How can AI help determine time of ischemic stroke onset?

The prescribed moment to perform thrombolysis is within 3 to 4.5 hours after the onset of stroke (the guideline of the Dutch Neurology, Radiology and IR Association), since administration outside of this time window leads to an increased risk of intracranial bleeding.1 Therefore, at the acute setting of stroke, one major contraindication to thrombolysis is an unknown stroke onset time. Depending on, for example, the stroke location, a less strict interpretation of the cutoff time can be applied. Anterior brain circulation requires a cutoff of 4.5 hours, and even 6 hours is occasionally applied if the thrombolysis is administered intra-arterially during interventional procedures.2

During sleep, stroke symptoms are not noticed by the patient. However, up to 25% of stroke patients are reported to have been sleeping during the onset of a stroke. As this complicates the exact determination of time since stroke (TSS), these patients have been excluded from thrombolytic trials.3 However, Elliot reported that most events of stroke occur between 6 AM and noon, suggesting that people waking up in the morning with stroke symptoms are likely to have a TSS of less than a few hours.4,5 This only strengthens the burning platform for determination of TSS in (preparing for) treatment of ischemic stroke. How are we to determine whether the patient’s TSS is 3 to maximum 4.5 hours?

Five MRI sequences to help you determine TSS

The answer lies in multiparameter MRI. Diffusion-weighted imaging (DWI) MRI was developed in the mid-1990s, but it took some years to become a widespread method.6 DWI MRI is capable of detecting signal intensity changes in the stroke-affected area of the brain within minutes of the onset, hence this imaging sequence can be very valuable in the determination of TSS.7

Second sequence candidate is spectroscopy. Spectroscopy analyses the chemical spectrum of the investigated brain cells. Twenty-four hours after TSS, a significant accumulation of lactate can be observed in the affected ischemic brain cells. Doing the same measurement only 3 hours after TSS, a very subtle difference can be seen. However, this is not sufficiently convincing to decide for or against thrombolysis.8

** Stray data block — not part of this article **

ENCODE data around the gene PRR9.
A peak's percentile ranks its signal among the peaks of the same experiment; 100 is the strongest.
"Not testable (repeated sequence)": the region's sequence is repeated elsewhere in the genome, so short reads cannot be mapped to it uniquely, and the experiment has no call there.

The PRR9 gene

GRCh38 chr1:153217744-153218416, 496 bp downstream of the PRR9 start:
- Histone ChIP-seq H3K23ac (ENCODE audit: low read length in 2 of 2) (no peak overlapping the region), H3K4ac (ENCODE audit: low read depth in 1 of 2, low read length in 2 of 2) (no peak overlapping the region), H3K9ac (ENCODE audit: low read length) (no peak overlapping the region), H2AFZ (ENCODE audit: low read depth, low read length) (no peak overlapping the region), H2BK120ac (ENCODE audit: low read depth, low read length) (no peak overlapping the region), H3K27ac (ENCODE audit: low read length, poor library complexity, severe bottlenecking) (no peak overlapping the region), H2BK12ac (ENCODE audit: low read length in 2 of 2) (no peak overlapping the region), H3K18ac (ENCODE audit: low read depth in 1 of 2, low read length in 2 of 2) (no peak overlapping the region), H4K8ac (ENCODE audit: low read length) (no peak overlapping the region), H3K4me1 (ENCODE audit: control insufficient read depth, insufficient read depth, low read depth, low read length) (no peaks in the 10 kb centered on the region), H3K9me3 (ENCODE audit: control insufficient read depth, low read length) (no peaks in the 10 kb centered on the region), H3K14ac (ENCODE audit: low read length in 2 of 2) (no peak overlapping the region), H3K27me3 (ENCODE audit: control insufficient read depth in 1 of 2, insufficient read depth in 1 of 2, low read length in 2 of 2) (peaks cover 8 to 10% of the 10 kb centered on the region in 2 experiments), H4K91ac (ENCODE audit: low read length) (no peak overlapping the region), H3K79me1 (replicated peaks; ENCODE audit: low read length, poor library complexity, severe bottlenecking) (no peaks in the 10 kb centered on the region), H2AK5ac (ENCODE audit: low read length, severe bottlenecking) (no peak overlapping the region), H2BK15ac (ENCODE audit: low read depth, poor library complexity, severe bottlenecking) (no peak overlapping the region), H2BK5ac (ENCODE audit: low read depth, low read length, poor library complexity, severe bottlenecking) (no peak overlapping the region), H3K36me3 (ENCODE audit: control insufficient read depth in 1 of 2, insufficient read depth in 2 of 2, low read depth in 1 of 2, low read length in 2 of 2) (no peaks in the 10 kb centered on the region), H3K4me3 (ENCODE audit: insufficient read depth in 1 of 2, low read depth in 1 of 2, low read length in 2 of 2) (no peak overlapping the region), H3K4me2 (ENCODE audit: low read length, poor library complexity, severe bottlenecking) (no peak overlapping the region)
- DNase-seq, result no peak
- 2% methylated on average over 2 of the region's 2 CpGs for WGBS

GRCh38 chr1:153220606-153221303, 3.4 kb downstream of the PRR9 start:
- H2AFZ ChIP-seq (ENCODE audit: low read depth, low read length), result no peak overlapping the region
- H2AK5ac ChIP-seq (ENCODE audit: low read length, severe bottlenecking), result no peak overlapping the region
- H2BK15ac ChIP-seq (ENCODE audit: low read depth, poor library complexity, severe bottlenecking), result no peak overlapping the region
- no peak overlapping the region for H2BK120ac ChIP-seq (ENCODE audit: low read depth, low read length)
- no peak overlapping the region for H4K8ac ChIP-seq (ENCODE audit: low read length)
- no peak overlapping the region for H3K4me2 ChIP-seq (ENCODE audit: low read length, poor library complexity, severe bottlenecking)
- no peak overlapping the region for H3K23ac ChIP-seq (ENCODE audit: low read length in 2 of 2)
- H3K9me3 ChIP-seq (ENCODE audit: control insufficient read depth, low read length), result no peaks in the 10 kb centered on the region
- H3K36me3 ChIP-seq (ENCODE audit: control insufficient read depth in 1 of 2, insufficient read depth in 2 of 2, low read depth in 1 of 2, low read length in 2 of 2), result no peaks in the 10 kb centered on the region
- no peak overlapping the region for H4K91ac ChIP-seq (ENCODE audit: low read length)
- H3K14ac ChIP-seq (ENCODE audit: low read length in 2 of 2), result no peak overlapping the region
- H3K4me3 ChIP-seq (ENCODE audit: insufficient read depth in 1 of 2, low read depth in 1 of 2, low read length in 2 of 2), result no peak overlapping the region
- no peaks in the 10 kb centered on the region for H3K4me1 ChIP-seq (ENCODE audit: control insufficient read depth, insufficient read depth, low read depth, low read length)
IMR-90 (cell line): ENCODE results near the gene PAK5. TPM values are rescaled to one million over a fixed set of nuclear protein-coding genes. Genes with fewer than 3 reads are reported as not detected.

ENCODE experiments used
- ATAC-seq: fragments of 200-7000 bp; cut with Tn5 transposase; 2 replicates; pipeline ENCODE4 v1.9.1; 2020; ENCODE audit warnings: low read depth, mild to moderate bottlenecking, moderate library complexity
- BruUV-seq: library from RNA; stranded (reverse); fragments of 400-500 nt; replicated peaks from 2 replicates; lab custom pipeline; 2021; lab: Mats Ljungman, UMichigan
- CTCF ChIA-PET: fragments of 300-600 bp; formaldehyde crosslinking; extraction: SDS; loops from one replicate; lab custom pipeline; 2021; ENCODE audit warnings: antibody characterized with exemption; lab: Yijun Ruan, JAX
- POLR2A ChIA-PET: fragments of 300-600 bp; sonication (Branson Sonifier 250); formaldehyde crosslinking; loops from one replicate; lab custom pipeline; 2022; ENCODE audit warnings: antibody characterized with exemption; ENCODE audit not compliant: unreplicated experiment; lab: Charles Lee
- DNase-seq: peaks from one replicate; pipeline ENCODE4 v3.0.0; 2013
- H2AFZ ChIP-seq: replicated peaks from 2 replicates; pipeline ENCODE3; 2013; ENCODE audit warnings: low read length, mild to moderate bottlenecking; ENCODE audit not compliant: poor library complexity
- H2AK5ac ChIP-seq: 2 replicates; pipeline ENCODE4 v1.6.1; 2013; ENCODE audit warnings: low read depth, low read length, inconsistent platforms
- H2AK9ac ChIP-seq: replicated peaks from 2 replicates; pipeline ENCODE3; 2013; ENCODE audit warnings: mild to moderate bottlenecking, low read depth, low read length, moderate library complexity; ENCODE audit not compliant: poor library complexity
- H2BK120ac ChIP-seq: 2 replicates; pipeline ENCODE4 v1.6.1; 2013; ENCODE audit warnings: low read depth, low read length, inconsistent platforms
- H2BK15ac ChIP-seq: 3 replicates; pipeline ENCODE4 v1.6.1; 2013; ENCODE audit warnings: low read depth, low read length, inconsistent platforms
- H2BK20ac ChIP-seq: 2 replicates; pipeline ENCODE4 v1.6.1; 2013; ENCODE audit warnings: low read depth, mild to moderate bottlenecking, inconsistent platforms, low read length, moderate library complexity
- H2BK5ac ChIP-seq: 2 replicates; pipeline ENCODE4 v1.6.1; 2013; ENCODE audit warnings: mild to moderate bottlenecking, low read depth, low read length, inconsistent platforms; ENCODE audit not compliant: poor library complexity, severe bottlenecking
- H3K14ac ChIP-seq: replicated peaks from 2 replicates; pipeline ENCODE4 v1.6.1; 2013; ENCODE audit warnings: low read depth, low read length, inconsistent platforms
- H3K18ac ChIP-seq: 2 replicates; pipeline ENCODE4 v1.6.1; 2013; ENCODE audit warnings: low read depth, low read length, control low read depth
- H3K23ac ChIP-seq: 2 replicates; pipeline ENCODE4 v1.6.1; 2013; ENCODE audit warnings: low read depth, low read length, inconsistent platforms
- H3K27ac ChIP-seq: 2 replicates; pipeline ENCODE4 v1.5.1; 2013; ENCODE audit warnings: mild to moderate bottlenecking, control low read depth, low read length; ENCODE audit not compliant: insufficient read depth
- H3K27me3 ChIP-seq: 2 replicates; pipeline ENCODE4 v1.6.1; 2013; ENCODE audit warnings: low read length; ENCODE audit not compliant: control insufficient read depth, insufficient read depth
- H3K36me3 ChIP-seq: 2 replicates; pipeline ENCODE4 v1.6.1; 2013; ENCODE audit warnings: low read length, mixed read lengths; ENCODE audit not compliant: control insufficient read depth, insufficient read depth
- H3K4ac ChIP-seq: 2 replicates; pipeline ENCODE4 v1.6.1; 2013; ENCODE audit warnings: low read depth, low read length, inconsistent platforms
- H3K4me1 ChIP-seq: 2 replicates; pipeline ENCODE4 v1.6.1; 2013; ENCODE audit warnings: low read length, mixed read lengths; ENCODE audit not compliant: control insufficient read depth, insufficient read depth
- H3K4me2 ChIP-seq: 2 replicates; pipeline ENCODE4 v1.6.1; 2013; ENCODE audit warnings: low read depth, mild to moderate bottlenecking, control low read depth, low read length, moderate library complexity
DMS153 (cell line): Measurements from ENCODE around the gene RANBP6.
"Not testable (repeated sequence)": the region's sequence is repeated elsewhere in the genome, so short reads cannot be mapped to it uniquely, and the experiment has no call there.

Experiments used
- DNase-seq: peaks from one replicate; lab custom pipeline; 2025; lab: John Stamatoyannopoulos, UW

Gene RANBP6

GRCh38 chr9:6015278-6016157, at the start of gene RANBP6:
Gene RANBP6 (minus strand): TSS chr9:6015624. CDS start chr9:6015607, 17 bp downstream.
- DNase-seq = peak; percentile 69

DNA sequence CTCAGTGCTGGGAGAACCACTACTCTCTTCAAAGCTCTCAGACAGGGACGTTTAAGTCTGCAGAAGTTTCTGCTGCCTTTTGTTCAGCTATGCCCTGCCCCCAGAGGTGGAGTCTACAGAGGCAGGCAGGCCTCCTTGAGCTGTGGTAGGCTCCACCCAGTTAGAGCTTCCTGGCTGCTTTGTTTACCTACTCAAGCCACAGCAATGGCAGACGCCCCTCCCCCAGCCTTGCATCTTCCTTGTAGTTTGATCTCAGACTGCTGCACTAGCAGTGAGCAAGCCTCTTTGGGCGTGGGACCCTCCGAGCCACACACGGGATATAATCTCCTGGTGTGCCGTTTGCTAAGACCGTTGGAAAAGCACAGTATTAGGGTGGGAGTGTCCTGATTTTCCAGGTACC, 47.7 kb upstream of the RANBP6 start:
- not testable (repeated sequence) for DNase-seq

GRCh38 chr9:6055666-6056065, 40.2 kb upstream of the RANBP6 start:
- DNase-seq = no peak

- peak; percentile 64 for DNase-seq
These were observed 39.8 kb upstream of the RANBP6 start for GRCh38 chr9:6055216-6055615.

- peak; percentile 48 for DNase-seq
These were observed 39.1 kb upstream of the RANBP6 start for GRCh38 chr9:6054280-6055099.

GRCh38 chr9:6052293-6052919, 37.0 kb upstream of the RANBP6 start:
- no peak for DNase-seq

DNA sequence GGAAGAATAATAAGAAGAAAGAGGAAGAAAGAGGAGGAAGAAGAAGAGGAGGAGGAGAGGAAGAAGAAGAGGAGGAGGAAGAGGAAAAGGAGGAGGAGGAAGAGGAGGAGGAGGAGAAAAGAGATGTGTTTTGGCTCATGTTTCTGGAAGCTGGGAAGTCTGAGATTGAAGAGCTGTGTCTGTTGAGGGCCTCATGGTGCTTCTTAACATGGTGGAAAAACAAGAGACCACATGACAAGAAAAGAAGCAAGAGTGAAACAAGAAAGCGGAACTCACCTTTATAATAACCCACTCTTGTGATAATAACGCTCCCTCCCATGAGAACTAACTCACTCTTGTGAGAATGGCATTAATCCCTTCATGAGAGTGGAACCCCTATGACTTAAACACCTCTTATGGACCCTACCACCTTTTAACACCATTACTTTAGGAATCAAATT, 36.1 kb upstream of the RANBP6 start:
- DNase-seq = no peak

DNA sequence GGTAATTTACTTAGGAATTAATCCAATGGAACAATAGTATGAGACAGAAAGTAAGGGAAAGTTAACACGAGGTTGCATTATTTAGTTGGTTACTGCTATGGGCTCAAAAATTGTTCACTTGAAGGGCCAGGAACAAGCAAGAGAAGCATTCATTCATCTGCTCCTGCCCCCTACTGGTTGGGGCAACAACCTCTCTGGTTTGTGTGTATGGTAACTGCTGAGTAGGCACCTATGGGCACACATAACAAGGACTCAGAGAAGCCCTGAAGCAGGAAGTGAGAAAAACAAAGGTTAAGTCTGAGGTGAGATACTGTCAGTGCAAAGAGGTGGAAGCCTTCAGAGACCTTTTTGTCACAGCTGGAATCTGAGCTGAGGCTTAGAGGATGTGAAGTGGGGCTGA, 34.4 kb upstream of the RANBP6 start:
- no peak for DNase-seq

Thirdly, T2-weighted sequences can be deployed. In case of a large stroke, flow voids can be seen in the large arteries. Unfortunately, the changes in signal intensity (increased signal) can only be observed 8 hours after the start of the ischemic changes, hence T2 cannot safely be used to determine the clinical thrombolysis window as measurement accuracy exceeds 6 hours.2

As a fourth option, T1-weighted sequences could be used, however, as T1 signal intensity changes (decreased signal) only 16 hours after TSS, they prove even less useful than T2-weighted sequences.2

However, the most likely candidate for TSS determination is the combination of fluid-attenuated inversion recovery sequence (FLAIR) and the DWI sequence. After an ischemic event, FLAIR images show no changes in signal intensity in the first 3 hours.9 Therefore, an anatomical mismatch between the increased signal intensity in DWI-MRI images and the area with physiological signal intensity of the FLAIR sequence marks the infarct zone with an onset of 3 hours or less and thus discerns the intravenously thrombolysis candidates and non-candidates in a very safe margin. Research has shown quite varying statistics on the results. Specificity has been shown to be in the range of 64-93%, sensitivity between 48-92%.9,10 However, if the mismatch is observable, it is an interesting case for artificial intelligence algorithms.

What about CT?